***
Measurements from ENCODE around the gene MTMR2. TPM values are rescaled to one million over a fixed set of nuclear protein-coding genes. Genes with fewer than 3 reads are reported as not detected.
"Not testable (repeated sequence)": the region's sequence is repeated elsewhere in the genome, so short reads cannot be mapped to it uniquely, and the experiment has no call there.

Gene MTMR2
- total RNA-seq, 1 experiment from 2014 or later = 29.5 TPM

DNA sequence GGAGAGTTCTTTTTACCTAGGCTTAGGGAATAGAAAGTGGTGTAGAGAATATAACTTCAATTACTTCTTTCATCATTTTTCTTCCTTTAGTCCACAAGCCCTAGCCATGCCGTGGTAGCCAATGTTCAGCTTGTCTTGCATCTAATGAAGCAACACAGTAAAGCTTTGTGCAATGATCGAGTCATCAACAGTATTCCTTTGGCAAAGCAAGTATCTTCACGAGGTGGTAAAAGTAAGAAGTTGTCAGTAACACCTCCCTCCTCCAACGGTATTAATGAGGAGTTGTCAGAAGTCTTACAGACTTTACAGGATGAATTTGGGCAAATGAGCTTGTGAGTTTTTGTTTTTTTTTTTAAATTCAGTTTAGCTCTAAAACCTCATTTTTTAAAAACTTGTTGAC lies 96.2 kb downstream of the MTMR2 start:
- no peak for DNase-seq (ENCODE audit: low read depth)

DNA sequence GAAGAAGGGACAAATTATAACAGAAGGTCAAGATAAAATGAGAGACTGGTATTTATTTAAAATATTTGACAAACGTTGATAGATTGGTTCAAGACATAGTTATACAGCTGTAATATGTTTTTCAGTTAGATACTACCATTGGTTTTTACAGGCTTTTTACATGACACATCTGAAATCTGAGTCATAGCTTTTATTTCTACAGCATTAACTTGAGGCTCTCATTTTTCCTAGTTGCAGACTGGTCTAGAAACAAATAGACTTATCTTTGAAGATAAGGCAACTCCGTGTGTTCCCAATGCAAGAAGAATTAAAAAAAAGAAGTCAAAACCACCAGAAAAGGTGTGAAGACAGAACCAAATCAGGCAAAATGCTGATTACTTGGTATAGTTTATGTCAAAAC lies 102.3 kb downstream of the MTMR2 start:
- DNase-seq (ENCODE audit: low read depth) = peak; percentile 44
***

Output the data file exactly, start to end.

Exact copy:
Measurements from ENCODE around the gene MTMR2. TPM values are rescaled to one million over a fixed set of nuclear protein-coding genes. Genes with fewer than 3 reads are reported as not detected.
"Not testable (repeated sequence)": the region's sequence is repeated elsewhere in the genome, so short reads cannot be mapped to it uniquely, and the experiment has no call there.

Gene MTMR2
- total RNA-seq, 1 experiment from 2014 or later = 29.5 TPM

DNA sequence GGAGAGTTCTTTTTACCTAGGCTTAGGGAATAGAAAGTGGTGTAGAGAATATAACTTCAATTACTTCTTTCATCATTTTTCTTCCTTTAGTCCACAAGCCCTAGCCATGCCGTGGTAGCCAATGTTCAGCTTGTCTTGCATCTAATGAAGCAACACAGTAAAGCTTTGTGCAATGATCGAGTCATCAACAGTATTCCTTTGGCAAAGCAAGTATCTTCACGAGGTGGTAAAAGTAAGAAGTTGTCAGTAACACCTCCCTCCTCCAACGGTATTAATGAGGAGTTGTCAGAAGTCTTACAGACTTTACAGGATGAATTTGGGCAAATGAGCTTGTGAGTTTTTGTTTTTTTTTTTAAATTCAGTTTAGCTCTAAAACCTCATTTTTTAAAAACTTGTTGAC lies 96.2 kb downstream of the MTMR2 start:
- no peak for DNase-seq (ENCODE audit: low read depth)

DNA sequence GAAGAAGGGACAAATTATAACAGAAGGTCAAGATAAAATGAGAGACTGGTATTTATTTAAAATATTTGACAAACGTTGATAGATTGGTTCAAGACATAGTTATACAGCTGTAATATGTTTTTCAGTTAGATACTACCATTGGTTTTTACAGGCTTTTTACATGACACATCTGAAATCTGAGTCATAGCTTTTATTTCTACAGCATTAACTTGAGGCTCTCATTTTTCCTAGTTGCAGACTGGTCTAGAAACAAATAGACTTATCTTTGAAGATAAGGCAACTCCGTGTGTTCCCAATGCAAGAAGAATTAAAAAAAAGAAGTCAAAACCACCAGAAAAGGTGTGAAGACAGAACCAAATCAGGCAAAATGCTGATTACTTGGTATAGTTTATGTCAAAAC lies 102.3 kb downstream of the MTMR2 start:
- DNase-seq (ENCODE audit: low read depth) = peak; percentile 44